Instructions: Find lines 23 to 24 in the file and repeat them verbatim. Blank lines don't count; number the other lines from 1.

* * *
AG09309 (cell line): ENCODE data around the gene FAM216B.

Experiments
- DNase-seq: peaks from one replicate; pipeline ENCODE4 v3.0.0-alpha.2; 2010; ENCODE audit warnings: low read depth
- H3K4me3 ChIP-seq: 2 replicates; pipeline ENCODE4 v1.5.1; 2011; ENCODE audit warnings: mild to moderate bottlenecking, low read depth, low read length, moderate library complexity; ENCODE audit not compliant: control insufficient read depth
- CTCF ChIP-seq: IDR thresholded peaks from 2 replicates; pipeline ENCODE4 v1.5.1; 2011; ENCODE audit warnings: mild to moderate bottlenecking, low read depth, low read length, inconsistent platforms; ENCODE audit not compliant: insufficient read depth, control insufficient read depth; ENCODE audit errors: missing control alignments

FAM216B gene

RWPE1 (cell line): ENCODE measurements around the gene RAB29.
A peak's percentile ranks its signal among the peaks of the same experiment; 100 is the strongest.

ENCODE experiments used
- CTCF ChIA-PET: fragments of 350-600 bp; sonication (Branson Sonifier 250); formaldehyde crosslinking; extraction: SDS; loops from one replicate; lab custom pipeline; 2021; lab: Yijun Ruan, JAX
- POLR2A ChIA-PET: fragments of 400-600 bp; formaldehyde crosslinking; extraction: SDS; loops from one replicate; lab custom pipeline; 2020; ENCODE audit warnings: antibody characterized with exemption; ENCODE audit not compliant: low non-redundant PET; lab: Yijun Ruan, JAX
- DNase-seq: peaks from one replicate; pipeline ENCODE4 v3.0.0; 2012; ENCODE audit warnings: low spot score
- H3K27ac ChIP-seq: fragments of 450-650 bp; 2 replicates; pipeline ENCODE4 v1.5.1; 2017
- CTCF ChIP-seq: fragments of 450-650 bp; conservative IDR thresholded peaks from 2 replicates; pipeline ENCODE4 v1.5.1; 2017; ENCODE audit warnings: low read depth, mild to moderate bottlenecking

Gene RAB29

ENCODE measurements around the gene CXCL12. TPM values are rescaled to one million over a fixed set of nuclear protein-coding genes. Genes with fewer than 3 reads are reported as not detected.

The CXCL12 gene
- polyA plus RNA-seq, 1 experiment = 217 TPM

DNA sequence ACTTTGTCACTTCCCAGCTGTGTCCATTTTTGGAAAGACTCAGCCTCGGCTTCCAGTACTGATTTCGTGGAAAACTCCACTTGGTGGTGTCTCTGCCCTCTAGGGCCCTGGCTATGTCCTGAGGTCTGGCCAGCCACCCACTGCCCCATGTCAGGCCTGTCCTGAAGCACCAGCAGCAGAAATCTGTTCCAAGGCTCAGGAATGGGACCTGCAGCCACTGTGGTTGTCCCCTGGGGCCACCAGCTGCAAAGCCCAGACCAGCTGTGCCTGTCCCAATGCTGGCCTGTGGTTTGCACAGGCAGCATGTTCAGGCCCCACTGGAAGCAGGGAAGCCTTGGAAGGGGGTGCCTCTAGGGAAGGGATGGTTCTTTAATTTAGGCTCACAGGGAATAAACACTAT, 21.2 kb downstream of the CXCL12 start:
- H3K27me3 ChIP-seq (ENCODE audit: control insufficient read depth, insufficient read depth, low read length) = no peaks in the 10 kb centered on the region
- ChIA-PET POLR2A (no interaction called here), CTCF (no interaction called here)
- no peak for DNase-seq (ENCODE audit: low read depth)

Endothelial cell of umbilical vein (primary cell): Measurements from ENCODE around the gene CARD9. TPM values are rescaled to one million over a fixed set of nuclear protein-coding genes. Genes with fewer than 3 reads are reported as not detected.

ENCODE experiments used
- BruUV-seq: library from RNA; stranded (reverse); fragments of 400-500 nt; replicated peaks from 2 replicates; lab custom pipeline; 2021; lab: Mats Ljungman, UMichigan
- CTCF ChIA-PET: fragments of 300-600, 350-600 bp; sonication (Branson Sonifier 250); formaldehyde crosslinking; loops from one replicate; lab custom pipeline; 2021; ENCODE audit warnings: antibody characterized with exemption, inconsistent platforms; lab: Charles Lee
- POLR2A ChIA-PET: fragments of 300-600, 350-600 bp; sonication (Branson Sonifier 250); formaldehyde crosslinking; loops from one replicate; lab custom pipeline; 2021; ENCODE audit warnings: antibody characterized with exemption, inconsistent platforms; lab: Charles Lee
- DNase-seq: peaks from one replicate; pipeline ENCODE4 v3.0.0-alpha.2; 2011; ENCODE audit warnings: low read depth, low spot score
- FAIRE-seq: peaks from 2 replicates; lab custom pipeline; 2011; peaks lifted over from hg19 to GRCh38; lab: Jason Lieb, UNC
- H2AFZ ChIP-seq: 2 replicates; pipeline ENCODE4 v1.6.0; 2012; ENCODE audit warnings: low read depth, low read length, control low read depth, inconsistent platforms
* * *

Endothelial cell of umbilical vein (primary cell): Measurements from ENCODE around the gene CARD9. TPM values are rescaled to one million over a fixed set of nuclear protein-coding genes. Genes with fewer than 3 reads are reported as not detected.

ENCODE experiments used